In “The Regime of Liberty,” Gabriel Amadej advocates the Proudhonian ideal – reflected in the dictum “property is liberty” – of some individual sphere of last resort where means of subsistence are secure from the will of the majority: “Democracy disrupts this balance and places society under the unaccountable domain of community.
This C4SS discussion about anarchism and democracy has been intriguing—even though I am one of only two writers who have regarded them as compatible concepts. The brief essay by Grayson, “Demolish the Demos,” is especially useful. It clarifies what is at the root of the disagreement among anarchists about democracy. The basic issue, I believe, is not what…
I should clarify for Derek Wittorff that I wasn’t embracing, for example, calling all collective decisionmaking “democracy.” Rather, I was entertaining the more extreme definitions out there. I was attempting to point out how some kernel of “the rule of all over all” lies within each of these alternative definitions.
I found William Gillis’ essay “The Abolition of Rulership Or The Rule Of All Over All” to be a very interesting read. It covered many of the same points as my essay without much disagreement, and in a much less compressed manner. However, there was one notable difference, and a couple of slight disagreements.
It should be clear that one of the key conflicts in these debates about anarchy and democracy is a struggle over the nature of anarchism. And it is probably safe to say that nearly all anarchists wrestle with the difficulties of defining that term.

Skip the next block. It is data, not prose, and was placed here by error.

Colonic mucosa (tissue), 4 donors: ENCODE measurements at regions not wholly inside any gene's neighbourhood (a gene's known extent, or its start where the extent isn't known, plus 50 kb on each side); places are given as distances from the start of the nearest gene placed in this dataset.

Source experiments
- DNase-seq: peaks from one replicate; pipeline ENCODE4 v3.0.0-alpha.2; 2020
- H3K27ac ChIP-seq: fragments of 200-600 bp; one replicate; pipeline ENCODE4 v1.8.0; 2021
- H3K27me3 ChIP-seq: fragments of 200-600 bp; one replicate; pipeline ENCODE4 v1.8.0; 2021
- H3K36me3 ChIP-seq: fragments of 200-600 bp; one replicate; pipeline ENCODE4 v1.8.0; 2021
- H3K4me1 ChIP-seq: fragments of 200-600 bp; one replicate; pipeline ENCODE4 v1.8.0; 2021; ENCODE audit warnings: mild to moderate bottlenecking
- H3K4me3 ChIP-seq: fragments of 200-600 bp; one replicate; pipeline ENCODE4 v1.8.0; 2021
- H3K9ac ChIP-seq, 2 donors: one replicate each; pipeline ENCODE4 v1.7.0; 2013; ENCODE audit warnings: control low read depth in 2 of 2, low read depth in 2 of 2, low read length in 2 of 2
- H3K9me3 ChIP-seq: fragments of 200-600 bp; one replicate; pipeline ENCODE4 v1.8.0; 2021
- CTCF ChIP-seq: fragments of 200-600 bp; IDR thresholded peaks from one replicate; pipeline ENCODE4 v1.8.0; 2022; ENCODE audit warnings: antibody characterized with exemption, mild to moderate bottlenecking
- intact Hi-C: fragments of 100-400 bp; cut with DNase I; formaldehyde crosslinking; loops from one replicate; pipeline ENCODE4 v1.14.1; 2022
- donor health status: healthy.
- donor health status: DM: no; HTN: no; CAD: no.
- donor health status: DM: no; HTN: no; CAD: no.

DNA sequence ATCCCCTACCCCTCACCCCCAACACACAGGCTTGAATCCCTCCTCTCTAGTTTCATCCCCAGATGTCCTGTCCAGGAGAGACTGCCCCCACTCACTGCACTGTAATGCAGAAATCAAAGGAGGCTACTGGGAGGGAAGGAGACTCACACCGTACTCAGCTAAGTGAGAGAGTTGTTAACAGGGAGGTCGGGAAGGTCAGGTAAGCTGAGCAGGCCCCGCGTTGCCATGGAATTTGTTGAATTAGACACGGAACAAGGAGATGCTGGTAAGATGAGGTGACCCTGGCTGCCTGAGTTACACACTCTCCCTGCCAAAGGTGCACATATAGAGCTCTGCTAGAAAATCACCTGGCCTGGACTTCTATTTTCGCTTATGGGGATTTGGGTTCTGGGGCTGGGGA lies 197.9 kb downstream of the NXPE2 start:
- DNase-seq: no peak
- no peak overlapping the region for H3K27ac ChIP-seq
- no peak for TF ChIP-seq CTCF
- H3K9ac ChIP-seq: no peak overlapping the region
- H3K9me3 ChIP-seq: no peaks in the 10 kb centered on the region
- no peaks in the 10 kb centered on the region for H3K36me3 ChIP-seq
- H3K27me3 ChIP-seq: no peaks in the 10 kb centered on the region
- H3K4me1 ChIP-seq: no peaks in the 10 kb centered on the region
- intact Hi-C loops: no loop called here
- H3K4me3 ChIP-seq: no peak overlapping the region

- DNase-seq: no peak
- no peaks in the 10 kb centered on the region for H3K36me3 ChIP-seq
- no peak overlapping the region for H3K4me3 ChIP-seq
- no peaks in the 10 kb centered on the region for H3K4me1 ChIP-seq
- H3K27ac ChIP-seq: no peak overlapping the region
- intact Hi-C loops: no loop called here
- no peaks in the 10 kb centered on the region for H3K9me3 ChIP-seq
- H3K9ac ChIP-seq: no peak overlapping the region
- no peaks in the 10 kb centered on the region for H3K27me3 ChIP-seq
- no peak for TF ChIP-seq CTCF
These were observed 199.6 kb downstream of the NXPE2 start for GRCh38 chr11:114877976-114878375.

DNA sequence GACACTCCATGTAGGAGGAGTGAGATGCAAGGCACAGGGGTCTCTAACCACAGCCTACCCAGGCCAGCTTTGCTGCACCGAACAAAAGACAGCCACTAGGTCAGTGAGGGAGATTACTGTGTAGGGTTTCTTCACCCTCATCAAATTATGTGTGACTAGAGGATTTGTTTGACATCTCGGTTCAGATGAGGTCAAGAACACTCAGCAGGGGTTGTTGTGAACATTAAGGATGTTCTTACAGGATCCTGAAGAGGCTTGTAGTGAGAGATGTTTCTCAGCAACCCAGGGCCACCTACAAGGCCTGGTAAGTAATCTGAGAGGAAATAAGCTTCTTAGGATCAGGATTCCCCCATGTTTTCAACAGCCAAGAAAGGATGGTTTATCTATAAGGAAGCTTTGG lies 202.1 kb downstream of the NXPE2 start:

Nathan Goodman brings an interesting definition of “democracy” to the conversation — and one that I didn’t preemptively critique — openness. Seeking to bridge the oft-stated dichotomy of markets and democracy, Nathan cites Don Lavoie’s conception which essentially posits markets as the truest expression of democracy.
This piece is the tenth essay in the June C4SS Mutual Exchange Symposium: “Anarchy and Democracy.” A fundamental difference between anarchism and statism is that anarchists do not assume that public officials are any more morally entitled to use force or to threaten people with violence than anyone else.
Classical liberalism emerged as a radical ideology, challenging the status quo of monarchy, mercantilism, religious tyranny, and the ancien regime. The liberals promoted two ideals, markets and democracy, as alternatives to the old despotisms. Yet markets and democracy seemed to be at odds.
There has long been a certain kind of democratic spirit in anarchism. Of course when we bring forth the imagery of statist and authoritarian injustice, we feel the rhetorical pull to illustrate it as a collective issue, one that is relevant and applicable to all.
The relationship between democracy and anarchism is undoubtedly a contentious one. In his work The Principle of Federation1, Pierre-Joseph Proudhon makes it clear that democracy has an important legacy to respect. Because Proudhon declared that Universal Suffrage was above The Republic, he had to evaluate the character of democracy in ideal terms. Proudhon categorized democracy…